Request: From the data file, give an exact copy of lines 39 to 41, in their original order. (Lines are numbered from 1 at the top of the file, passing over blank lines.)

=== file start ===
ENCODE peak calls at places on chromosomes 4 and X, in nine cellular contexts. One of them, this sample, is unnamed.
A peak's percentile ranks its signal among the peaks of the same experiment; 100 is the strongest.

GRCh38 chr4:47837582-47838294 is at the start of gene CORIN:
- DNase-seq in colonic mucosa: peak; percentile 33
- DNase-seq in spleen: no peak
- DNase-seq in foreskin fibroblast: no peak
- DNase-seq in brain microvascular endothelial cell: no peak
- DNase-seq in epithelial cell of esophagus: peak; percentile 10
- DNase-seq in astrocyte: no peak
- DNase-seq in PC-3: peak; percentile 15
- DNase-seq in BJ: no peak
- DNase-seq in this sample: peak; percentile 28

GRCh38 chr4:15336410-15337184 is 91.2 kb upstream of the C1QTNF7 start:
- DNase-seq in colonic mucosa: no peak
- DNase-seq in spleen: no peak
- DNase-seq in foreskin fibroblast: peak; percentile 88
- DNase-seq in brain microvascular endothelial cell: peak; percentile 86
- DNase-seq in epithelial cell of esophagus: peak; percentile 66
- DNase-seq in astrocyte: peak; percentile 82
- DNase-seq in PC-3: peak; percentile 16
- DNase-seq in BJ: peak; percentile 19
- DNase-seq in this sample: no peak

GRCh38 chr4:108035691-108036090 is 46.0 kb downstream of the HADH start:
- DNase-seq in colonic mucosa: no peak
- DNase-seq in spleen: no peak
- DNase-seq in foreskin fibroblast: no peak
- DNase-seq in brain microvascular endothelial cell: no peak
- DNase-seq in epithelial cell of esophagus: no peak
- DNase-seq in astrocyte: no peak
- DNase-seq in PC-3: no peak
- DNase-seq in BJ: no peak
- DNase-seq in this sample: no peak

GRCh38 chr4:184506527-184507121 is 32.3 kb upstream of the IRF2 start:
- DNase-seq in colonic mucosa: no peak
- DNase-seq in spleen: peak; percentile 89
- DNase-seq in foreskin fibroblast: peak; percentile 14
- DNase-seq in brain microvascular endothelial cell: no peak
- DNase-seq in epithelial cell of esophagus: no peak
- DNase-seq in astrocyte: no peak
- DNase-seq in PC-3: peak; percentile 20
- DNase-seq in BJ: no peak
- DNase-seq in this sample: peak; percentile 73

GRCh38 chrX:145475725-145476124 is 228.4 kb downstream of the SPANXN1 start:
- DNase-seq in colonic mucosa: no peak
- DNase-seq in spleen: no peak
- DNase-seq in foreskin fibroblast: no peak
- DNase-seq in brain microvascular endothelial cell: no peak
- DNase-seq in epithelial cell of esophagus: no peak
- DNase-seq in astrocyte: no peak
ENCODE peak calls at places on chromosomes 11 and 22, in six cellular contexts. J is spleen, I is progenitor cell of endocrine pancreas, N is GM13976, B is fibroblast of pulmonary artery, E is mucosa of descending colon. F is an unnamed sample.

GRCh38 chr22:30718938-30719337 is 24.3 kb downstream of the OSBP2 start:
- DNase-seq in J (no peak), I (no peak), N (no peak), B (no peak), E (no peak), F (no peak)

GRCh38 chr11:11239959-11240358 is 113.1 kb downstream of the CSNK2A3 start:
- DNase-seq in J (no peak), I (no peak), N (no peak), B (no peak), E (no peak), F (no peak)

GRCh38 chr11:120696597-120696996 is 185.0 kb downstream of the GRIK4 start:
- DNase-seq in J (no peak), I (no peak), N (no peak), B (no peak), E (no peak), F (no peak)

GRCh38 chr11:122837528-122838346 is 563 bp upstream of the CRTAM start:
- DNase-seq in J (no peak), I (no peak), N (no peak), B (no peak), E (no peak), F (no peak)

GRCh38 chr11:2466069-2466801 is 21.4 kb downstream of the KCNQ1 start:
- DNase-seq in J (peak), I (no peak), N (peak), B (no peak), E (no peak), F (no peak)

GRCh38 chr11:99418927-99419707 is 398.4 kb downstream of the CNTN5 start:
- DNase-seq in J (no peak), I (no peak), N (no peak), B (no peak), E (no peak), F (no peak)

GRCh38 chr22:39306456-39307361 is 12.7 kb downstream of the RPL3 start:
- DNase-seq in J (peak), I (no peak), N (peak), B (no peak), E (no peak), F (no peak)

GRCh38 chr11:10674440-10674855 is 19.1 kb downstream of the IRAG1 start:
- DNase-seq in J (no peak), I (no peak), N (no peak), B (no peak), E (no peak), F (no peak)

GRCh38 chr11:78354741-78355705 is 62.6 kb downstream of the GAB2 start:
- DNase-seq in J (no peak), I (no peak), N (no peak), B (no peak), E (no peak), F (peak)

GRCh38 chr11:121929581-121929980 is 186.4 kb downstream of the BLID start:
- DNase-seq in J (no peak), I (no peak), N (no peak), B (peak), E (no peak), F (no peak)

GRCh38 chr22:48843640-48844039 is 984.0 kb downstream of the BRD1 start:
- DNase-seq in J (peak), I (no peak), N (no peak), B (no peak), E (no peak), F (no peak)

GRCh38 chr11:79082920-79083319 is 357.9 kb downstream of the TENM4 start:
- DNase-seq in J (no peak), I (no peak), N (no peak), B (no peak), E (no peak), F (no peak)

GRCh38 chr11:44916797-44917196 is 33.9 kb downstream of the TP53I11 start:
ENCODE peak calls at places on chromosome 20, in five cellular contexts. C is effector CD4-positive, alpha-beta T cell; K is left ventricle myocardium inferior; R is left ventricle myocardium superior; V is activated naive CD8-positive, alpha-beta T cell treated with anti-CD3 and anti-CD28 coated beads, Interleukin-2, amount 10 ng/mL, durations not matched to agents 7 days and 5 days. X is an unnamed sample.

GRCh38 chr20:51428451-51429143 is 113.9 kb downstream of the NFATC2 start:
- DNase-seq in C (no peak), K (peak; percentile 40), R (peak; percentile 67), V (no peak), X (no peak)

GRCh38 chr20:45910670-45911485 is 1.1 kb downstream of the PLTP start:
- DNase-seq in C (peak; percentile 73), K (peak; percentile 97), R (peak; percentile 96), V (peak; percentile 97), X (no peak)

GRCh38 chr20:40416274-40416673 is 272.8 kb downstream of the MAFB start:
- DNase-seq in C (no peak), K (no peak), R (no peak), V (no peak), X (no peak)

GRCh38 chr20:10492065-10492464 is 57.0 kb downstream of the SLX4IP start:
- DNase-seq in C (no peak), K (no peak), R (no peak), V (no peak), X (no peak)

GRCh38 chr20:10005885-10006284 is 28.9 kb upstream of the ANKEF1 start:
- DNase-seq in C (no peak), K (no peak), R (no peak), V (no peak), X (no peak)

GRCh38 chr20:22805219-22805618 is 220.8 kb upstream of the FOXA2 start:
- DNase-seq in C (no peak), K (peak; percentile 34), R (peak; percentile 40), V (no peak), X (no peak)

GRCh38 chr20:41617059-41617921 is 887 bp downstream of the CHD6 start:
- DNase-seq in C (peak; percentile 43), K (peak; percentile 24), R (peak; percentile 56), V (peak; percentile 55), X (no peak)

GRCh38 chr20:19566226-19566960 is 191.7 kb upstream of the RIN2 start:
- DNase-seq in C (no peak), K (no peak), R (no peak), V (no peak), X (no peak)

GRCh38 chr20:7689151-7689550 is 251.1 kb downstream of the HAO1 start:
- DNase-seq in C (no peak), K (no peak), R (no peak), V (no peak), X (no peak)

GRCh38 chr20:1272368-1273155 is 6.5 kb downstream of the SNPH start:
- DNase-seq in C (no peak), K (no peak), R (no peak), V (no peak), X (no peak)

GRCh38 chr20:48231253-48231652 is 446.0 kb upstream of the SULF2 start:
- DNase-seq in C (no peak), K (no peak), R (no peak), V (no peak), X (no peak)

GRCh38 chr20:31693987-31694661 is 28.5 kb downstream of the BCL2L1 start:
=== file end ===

- DNase-seq in astrocyte: no peak
- DNase-seq in PC-3: peak; percentile 20
- DNase-seq in BJ: no peak